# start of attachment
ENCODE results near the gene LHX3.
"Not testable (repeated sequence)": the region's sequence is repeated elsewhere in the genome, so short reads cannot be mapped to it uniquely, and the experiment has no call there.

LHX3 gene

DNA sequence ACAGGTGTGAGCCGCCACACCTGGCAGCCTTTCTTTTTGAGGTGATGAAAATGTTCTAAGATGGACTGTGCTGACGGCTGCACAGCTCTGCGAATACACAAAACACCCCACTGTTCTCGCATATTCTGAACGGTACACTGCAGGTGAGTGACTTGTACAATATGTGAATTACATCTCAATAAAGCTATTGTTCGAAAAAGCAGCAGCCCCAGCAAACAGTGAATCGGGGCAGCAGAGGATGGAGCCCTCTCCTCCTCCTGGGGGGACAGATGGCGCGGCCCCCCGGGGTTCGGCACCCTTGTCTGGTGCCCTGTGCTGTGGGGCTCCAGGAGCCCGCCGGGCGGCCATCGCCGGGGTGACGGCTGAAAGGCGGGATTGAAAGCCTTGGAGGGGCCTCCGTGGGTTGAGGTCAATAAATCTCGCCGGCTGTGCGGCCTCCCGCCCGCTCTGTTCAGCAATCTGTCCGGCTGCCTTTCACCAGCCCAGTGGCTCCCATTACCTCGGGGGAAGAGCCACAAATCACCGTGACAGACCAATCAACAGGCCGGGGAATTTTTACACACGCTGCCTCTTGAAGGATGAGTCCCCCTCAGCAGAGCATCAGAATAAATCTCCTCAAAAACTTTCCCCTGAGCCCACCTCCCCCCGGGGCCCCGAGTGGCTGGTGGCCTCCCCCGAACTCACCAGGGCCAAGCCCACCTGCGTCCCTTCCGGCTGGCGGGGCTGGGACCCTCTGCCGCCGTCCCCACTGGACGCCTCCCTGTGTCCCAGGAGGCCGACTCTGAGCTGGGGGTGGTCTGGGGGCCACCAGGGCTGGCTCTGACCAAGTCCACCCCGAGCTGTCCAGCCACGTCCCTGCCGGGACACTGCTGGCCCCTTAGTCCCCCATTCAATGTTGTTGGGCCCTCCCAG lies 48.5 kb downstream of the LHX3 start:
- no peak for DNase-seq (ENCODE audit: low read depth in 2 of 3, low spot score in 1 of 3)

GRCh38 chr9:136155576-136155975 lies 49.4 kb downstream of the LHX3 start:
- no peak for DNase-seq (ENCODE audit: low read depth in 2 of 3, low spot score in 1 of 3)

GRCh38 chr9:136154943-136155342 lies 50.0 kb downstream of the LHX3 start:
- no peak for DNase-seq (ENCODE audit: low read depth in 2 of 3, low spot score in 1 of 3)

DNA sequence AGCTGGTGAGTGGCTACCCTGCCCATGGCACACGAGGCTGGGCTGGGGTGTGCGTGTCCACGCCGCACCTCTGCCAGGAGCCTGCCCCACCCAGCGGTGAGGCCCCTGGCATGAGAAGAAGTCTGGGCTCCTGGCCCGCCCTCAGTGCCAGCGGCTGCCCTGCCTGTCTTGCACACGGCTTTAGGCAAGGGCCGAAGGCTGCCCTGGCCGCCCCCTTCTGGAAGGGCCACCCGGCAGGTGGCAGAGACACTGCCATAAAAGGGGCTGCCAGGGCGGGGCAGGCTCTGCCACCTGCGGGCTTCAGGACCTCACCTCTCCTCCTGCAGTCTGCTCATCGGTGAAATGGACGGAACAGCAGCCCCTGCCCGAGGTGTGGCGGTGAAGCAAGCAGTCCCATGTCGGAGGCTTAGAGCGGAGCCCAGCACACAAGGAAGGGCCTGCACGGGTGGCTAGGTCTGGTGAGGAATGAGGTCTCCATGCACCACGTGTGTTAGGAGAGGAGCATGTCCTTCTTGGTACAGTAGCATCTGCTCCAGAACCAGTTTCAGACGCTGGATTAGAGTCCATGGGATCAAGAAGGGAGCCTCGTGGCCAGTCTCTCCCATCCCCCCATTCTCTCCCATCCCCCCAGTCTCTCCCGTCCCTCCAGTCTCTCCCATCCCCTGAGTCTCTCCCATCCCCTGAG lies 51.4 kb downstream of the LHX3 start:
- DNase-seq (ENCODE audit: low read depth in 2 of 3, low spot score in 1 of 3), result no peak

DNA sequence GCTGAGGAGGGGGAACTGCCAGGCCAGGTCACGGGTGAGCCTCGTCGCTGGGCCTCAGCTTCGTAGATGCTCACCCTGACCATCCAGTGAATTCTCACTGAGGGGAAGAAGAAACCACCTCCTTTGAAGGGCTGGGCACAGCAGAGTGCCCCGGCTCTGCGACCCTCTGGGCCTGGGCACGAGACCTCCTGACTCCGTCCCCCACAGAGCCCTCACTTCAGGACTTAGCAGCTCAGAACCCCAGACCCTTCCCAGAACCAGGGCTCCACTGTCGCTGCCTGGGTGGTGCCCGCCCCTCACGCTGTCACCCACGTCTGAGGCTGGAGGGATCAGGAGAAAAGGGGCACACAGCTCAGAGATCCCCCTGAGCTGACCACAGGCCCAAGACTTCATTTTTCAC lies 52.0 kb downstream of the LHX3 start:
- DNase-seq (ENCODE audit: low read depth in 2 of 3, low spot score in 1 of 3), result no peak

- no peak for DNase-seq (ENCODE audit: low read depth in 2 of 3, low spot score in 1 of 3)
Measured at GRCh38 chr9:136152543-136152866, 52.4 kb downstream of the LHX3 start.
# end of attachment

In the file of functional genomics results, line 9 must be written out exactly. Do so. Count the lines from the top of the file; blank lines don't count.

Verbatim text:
- no peak for DNase-seq (ENCODE audit: low read depth in 2 of 3, low spot score in 1 of 3)